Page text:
Moffat and Capaldi’s farewell to Doctor Who, and the show’s last Christmas special so far, brings back the very first Doctor for a story about learning to accept death. The character is portrayed by David Bradley, who had already played Hartnell in the 2013 TV film An Adventure in Space and Time. The story takes place on Christmas Day, 1914 – more or less. Alongside a captain of the British Expeditionary Force, the two Doctors are taken to a spaceship called Testimony, in which a mysterious entity offers to bring Bill (Pearl Mackie) back from the dead in exchange for the soldier’s life.
“Twice Upon a Time” is an extremely heartfelt goodbye episode, as well as a beautiful tribute to Hartnell’s Doctor. But the reason it’s ranked so high on this list is its use of one of the most bittersweet events of human history: the spontaneous Christmas truce between German, French, and British soldiers during World War I. For Christmas Eve and Christmas Day, soldiers from both sides of the war fraternized, exchanged gifts, and buried their dead without a single shot being fired. It might not sound very Christmas-y at first, but few things are more in the spirit of charity and solidarity than recognizing the humanity of your own enemies. The event also fits perfectly with the theme of the episode: as the Doctor needs to accept that his war is over and it’s time for him to go, the captain gets to live another day, but remains in the battlefield.
2. “A Christmas Carol” (Eleventh Doctor, 2010)
Moffat’s – and Smith’s – very first special is a version of one of the most well-known Christmas stories ever, Charles Dickens’ A Christmas Carol. Ebenezer Scrooge is replaced by Kazran Sardick (Michael Gambon), a wealthy loan shark that takes his customers’ living family members as collateral, locking them in a frozen vault. Inside the vault is Abigail (Katherine Jenkins), a woman he’s fallen in love with and whom he won’t allow to spend Christmas with her family for fear that she will die out of the room. Since Sardick also owns a machine that can control the sky, allowing the ship in which Rory (Arthur Darvill) and Amy (Karen Gillan) are trapped to land safely, the Doctor and his companions have to act as the ghosts of Christmas past, present, and future to try and soften his heart.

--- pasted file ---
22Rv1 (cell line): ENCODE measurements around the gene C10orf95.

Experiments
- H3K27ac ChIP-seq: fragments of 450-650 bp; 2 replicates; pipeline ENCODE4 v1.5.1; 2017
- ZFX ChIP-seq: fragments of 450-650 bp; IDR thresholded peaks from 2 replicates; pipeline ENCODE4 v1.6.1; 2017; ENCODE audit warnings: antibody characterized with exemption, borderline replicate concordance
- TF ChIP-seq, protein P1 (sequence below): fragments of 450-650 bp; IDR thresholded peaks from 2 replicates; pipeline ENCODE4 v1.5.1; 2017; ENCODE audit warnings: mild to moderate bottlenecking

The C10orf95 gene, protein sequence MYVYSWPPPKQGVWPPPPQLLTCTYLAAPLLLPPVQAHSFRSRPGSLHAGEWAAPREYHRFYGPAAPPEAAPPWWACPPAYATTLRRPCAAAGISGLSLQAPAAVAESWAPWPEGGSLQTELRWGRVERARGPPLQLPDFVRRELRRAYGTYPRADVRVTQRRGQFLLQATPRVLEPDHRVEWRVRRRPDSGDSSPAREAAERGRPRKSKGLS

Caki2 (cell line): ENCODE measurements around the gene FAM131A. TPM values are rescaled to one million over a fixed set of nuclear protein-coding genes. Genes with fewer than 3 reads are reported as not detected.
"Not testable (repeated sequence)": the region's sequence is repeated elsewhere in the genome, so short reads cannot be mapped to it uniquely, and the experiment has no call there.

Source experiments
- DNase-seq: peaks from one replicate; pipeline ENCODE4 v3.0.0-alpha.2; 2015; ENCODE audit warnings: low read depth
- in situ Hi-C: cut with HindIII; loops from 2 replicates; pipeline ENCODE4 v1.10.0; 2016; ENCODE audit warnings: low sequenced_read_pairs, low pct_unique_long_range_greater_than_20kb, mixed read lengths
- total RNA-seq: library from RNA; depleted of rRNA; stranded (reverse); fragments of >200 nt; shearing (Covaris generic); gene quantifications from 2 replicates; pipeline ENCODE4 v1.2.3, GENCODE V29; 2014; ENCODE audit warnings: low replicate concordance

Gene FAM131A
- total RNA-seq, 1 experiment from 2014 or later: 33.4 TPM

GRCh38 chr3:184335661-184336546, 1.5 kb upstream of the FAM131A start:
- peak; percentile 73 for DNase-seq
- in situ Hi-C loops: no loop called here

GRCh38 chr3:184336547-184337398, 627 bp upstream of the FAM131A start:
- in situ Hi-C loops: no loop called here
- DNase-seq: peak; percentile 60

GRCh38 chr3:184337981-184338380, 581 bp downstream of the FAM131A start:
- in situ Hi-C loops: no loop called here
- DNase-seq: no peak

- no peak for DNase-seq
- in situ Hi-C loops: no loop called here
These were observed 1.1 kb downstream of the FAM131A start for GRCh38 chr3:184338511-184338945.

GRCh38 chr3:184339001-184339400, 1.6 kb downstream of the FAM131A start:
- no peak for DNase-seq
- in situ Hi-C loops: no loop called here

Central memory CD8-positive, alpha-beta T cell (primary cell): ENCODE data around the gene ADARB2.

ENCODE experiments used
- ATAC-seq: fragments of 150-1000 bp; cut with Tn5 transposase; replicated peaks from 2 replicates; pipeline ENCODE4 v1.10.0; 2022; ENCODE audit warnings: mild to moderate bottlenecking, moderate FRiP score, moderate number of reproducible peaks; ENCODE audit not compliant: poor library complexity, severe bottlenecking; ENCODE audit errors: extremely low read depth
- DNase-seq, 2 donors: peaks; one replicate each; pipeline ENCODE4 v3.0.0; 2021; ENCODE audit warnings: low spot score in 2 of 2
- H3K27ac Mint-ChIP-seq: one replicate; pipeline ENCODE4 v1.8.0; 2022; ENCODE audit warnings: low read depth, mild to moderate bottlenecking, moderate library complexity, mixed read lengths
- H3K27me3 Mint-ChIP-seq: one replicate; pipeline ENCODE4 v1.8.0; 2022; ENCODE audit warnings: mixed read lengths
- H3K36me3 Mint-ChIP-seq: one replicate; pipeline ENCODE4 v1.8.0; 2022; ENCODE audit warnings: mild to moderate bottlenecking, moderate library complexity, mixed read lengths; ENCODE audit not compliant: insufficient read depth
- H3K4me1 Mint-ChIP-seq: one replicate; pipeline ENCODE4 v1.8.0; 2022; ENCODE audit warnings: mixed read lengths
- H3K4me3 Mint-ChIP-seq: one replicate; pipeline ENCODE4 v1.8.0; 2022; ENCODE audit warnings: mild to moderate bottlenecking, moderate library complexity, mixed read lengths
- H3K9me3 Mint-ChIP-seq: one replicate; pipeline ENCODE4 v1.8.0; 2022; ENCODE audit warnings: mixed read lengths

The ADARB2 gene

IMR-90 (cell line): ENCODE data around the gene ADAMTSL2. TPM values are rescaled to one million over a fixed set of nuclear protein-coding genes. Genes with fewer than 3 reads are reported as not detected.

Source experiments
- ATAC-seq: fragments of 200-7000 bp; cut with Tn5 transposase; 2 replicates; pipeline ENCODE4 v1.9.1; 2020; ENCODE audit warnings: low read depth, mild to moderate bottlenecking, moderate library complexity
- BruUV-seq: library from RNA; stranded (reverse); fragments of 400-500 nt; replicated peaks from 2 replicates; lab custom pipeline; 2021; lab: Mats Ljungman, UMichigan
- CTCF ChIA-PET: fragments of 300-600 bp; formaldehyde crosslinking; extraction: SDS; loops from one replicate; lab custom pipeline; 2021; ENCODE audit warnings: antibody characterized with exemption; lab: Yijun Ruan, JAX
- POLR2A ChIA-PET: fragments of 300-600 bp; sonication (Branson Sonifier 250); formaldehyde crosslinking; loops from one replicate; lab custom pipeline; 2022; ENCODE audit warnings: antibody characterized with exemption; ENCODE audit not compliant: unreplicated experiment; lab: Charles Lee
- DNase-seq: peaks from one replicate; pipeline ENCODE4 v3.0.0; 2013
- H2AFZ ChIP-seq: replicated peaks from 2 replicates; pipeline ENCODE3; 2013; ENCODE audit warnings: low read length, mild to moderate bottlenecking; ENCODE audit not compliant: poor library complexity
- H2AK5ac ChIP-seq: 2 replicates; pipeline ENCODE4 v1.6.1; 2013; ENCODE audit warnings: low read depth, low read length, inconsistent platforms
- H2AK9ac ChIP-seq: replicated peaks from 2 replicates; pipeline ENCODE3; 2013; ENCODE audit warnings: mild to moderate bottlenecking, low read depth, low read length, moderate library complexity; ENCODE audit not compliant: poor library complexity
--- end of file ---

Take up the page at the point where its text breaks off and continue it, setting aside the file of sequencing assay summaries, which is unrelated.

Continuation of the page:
Even though not all of his specials are infused with the same holiday spirit, it’s safe to say that, as a showrunner, Moffat was a lot more Christmas-friendly than Davies. All top three episodes in this list come from his era, and they have earned theses places fair and square. “A Christmas Carol” might have its issues, particularly regarding the development of Abigail, but it’s a touching, sweet tale that warns of the dangers of avarice and the benefits of sharing – just like Dickens intended.
1. “Last Christmas” (Twelfth Doctor, 2014)
Capaldi’s first Christmas special begins with Clara waking up to find Santa Claus (Nick Frost) and his elves atop her roof. The problem is Santa Claus doesn’t exist, and Clara knows that very well. Meanwhile, at a research facility at the North Pole, the crew faces an attack by terrifying, face-hugging dream crabs, creatures that put their victims to sleep and slowly kill them. It’s up for the Doctor, Clara, and Santa to save the day.
Let’s face it, how do you top a Christmas episode starring Santa Claus himself? Destined to play Santa from the day his parents settled on his name, Nick Frost is delightful in the role, delivering quip after quip in what is arguably the funniest Doctor Who episode of the last decade. Frost’s chemistry with Capaldi is undeniable, and angry elves Ian (Dan Starkey) and Wolf (Nathan McMullen) deserve just the same amount of praise. The episode’s message is just as Christmas-y as its true hero: enjoy every Christmas with the people you love as if it was the last, because, someday, it will be. It’s a sad note with which to end an entry about an episode in which Santa threatens a woman with the words “My Little Pony,” but that’s “Last Christmas” for you.